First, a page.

In 1955, Chief Obafemi Awolowo introduced a Free Education policy as Premier of the Western Region. Already, his region was well ahead of the North in terms of western education. Today, the products of that policy dominate education, the civil service, business, financial services, medicine, law and a host of other professions in Nigeria and beyond. Fifty- five years later, few, if any of the North’s 19 states has a free education policy.
Today, a single state in the South has more school enrolments than an entire geo-political zone in the North. Pupils still study under trees. Teachers are ill-trained and poorly paid. A primary school in Kaduna state (Rafin-Pa) has 300 pupils who share two classes. A chalk line on the floor serves as demarcation for the different classes. It has two teachers, including the headmaster. There are more private universities in a state in the South than all federal, state and private universities in a Northern zone.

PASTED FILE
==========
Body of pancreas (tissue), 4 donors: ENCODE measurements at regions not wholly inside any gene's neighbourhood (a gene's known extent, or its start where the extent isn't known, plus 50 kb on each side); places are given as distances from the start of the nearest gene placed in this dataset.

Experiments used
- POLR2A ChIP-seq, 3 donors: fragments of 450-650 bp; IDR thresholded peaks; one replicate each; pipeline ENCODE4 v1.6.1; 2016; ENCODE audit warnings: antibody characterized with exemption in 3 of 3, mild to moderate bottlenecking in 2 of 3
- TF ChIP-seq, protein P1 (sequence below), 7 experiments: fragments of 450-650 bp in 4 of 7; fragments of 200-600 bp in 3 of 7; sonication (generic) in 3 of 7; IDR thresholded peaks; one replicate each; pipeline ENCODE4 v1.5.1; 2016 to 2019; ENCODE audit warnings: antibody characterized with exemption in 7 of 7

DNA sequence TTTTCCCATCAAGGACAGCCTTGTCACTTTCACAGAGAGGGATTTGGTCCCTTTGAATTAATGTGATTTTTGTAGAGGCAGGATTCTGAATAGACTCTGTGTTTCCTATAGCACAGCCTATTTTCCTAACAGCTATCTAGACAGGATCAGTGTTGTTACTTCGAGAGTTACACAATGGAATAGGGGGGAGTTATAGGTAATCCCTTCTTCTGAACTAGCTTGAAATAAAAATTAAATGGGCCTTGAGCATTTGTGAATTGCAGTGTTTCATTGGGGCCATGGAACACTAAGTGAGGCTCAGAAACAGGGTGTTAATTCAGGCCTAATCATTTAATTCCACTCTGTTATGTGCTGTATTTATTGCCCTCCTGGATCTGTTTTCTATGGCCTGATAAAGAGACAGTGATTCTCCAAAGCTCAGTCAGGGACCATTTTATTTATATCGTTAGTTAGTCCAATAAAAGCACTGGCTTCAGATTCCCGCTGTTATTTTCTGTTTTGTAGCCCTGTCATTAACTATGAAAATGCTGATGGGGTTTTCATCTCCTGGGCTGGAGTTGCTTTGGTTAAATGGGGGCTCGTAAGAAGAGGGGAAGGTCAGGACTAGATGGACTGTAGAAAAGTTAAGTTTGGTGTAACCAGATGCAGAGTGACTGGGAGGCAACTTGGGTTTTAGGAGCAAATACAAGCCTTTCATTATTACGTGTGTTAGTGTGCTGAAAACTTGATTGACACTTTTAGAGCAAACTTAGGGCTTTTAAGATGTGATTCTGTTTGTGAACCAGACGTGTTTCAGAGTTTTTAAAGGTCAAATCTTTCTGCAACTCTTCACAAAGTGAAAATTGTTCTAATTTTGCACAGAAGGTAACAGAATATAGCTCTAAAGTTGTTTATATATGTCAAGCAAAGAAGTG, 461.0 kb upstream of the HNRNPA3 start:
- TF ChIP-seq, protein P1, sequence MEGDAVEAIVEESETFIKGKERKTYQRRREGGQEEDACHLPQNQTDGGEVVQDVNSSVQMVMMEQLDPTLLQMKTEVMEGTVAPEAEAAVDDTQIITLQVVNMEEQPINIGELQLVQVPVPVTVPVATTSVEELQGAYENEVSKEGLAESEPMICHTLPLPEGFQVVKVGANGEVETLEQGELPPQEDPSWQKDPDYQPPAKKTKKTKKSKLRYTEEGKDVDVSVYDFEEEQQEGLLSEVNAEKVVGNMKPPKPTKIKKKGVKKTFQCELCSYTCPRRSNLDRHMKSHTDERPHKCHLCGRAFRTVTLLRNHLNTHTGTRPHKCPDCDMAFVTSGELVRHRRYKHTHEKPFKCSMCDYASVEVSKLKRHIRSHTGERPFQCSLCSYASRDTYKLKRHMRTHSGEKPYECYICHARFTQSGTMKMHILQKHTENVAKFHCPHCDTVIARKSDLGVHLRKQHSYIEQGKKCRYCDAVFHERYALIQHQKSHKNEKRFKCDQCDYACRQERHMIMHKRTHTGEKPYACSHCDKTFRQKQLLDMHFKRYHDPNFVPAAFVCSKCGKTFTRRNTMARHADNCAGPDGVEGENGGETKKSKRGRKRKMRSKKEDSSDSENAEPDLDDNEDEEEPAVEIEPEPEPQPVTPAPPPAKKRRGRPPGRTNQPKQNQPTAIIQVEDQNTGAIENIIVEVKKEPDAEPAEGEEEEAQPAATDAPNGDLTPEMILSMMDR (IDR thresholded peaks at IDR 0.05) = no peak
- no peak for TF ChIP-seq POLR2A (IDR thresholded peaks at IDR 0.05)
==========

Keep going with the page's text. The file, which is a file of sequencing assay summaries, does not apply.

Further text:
In schools, working conditions are so poor that our few highly trained university lecturers are opting to teach (even in secondary schools) abroad. There is only one state owned university of science and technology in the entire North. A single university in the South graduates more students than several in the North. Even the famous Ahmadu Bello University is crippled by internal wrangling and power-play.
Education is symbolic of the psychology of Northern elite. Fifty years ago, the region was battling to catch up with the rest of the country. Today, the gap is wider than ever. All economic indicators point to the North as the poorest region in Nigeria. Unemployment is higher than other parts. Industries, even in Kano have become empty, cob-webbed buildings echoing with the silence of inactivity. Our elite would rather buy factories in Malaysia and other countries.